HTTP/1.0 200 OK Content-Type: text/html Is This The End Of The Pre-Employment Drug Test?
Pubdate: Sun, 11 Mar 2018
Source: Daily Herald (Arlington Heights, IL)
Copyright: 2018 The Daily Herald Company
Authors: Rebecca Greenfield and Jennifer Kaplan


Employers are struggling to hire workers in tightening U.S. job
market. Marijuana is now legal in nine states and Washington, D.C.,
meaning more than one in five American adults can eat, drink, smoke or
vape as they please. The result is the slow decline of pre-employment
drug tests, which for decades had been a requirement for new recruits
in industries ranging from manufacturing to finance.

As of the beginning of 2018, Excellence Health Inc., a Las Vegas-based
health care company with around 6,000 employees, no longer drug tests
people coming to work for the pharmaceutical side of the business. The
company stopped testing for marijuana two years ago. "We don't care
what people do in their free time," said Liam Meyer, a company
spokesperson. "We want to help these people, instead of saying: 'Hey,
you can't work for us because you used a substance,'" he added. The
company also added a hotline for any workers who might be struggling
with drug use.

Last month, AutoNation Inc., the largest U.S. auto dealer, announced
it would no longer refuse job applicants who tested positive for weed.
The Denver Post, owned by Digital First Media, ended pre-employment
drug testing for all non-safety sensitive positions in September 2016.

So far, companies in states that have legalized either recreational or
medicinal marijuana are leading the way on dropping drug tests. A
survey last year by the Mountain States Employers Council of 609
Colorado employers found that the share of companies testing for
marijuana use fell to 66 percent, down from 77 percent the year before.

Drug testing restricts the job pool, and in the current tight labor
market, that's having an impact on productivity and growth. In surveys
done by the Federal Reserve last year, employers cited an inability by
applicants to pass drug tests among reasons for difficulties in
hiring. Failed tests reached an all-time high in 2017, according to
data from Quest Diagnostics Inc. That's likely to get worse as more
people partake in state-legalized cannabis.

"The benefits of at least reconsidering the drug policy on behalf of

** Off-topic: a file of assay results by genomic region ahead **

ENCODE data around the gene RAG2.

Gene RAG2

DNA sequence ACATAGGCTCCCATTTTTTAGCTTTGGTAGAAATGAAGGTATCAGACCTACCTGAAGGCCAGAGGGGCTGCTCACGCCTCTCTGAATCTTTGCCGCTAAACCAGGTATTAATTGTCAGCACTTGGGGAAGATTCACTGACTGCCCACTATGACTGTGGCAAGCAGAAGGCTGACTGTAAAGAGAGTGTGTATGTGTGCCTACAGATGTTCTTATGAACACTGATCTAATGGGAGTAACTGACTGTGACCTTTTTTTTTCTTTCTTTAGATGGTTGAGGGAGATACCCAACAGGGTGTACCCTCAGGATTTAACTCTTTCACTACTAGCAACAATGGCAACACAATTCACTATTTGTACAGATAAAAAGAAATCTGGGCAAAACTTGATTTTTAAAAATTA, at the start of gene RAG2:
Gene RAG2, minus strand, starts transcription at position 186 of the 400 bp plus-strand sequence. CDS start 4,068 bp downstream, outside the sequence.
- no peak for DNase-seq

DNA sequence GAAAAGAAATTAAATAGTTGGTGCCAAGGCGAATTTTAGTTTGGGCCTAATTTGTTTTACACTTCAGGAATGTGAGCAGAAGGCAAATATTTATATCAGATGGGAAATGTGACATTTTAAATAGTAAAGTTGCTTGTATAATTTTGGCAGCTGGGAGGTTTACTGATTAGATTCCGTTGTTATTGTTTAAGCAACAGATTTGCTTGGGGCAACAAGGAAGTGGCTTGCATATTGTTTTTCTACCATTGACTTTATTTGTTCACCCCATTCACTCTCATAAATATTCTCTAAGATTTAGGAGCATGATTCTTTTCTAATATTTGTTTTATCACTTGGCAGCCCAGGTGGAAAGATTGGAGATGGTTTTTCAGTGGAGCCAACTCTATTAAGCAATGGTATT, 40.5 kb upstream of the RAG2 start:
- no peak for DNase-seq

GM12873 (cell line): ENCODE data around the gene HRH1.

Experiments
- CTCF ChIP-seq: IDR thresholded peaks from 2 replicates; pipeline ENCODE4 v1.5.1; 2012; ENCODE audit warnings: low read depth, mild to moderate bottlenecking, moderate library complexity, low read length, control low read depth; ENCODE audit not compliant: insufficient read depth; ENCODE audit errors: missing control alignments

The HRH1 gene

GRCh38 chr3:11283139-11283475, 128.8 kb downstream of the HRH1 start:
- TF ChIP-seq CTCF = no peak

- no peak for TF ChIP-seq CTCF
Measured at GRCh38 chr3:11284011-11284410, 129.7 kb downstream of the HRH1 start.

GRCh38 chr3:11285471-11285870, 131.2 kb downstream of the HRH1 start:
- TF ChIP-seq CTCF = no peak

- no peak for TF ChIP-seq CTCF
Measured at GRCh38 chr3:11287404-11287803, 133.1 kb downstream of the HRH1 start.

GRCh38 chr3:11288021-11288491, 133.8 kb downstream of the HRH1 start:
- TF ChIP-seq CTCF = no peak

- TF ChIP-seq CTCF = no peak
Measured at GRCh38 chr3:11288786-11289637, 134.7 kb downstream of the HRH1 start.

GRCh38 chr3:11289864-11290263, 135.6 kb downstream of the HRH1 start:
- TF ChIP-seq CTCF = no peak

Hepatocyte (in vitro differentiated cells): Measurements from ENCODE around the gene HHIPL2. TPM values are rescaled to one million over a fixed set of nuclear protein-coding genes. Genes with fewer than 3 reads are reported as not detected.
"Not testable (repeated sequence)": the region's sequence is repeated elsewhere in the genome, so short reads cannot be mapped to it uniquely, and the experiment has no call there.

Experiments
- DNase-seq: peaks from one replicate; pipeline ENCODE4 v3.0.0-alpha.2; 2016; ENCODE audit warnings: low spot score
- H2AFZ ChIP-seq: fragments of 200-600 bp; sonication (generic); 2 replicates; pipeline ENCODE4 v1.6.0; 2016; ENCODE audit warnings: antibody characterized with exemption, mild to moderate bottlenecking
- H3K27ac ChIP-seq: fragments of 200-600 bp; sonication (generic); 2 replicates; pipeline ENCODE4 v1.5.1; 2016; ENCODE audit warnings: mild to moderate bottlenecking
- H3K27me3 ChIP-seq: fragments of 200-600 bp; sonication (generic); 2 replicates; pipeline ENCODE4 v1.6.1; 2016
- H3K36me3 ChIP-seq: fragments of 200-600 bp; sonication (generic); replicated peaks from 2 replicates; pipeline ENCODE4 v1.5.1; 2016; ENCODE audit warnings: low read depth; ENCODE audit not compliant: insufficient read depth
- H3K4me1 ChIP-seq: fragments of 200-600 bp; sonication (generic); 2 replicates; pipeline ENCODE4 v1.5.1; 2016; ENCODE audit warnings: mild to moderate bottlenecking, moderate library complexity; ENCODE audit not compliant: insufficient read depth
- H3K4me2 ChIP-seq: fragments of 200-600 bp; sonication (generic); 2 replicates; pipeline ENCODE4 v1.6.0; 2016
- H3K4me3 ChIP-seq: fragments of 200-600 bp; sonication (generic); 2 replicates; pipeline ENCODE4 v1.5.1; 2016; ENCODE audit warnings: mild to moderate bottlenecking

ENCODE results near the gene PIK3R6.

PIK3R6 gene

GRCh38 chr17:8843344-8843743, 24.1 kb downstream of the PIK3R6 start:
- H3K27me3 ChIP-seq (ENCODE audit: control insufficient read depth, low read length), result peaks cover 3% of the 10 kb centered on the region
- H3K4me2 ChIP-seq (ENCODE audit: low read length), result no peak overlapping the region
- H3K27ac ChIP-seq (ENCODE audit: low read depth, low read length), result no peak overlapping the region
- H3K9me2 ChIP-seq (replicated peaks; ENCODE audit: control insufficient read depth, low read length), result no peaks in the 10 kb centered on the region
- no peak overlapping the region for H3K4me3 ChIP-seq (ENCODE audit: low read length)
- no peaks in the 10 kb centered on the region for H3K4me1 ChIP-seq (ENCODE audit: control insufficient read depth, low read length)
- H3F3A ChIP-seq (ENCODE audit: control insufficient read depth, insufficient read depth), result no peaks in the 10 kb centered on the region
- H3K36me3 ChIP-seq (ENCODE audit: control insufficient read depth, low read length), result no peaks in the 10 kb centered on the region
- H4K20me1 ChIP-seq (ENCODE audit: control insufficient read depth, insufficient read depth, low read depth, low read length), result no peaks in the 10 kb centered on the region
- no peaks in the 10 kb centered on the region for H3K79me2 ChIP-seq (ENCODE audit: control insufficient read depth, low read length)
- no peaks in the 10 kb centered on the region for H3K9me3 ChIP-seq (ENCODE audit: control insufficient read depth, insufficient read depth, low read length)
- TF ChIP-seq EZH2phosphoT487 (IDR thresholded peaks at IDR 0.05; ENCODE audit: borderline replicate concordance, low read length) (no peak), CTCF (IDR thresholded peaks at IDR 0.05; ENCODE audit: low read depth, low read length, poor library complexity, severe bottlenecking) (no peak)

an employer would be pretty high," said Jeremy Kidd, a professor at
Mercer Law School, who wrote a paper on the economics of workplace
drug testing. "A blanket prohibition can't possibly be the most
economically efficient policy."

Companies are having a hard enough time hiring, with unemployment
hovering around 4 percent. "Employers are really strapped and saying
'We're going to forgive certain things,'" said James Reidy, a lawyer
that works with employers on their human resources policies. Reidy
knows of a half-dozen other large employers that have quietly changed
their policies in recent years. Not all companies want to advertise
the change, fearing it might imply they are soft on drugs. (Even
former FBI director James Comey in 2014 half-joked about the need for
the bureau to re-evaluate its drug-testing policy to attract the best

Why the change? Pre-employment testing is no longer worth the expense
in a society increasingly accepting of drug use. A Gallup poll in
October found that 64 percent of Americans favor legalization. That's
the most since the company first started asking the question in 1969,
when only 12 percent supported changing the plant's status. Drug tests
costs from $30 to $50 a pop, but the potential costs to an employer
are far greater than the actual test.

In addition to helping ease the labor market, eliminating drug testing
could have even broader benefits for the economy, said Kidd. Employers
could hire the best, theoretically most-productive workers, he said,
instead of rejecting people based on their recreational habits.
Companies have said they lose out to foreign competitors because they
can't find people who can pass drugs tests, a particularly acute
problem in the areas most affected by the opioid crisis.

Some jobs, such as those involving the use of heavy machinery, will
always require drug tests. Excellence Health still drug-tests any
employee working on a government contract, even in states where weed
is legal. Companies are also reserving the right to test after an
accident or if an employee comes to work notably impaired.

Not all companies are ready to change course. Restaurant Brands
International Inc., which owns Burger King, hasn't altered its
corporate marijuana policy, said Chief Executive Officer Daniel
Schwartz. Ford Motor Co. still treats pot as an illegal substance,
according to a company spokeswoman.

Weed-averse employers have a notable ally: Attorney General Jeff
Sessions. A longtime opponent of legalization, Sessions rescinded in
January the Obama-era policies that enabled state-legalized cannabis
industries to flourish. The uncertainty caused by the Justice
Department's actions may discourage companies from making changes.

Employers can also get discounts on workers' compensation insurance
for maintaining a "drug-free workplace" by, in part, drug-testing
workers. But the types of workplaces forgoing pre-employment tests
already enjoy relatively small savings. A job in an office setting,
for example, won't have very many workers' compensation claims,
compared to a factory. The money saved by meeting the qualifications
for a drug-free zone isn't worth it.

"We assume that a certain level of employees are going to be partaking
on the weekends," said Reidy, the employment lawyer. "We don't care.
We're going to exclude a whole group of people, and we desperately
need workers."
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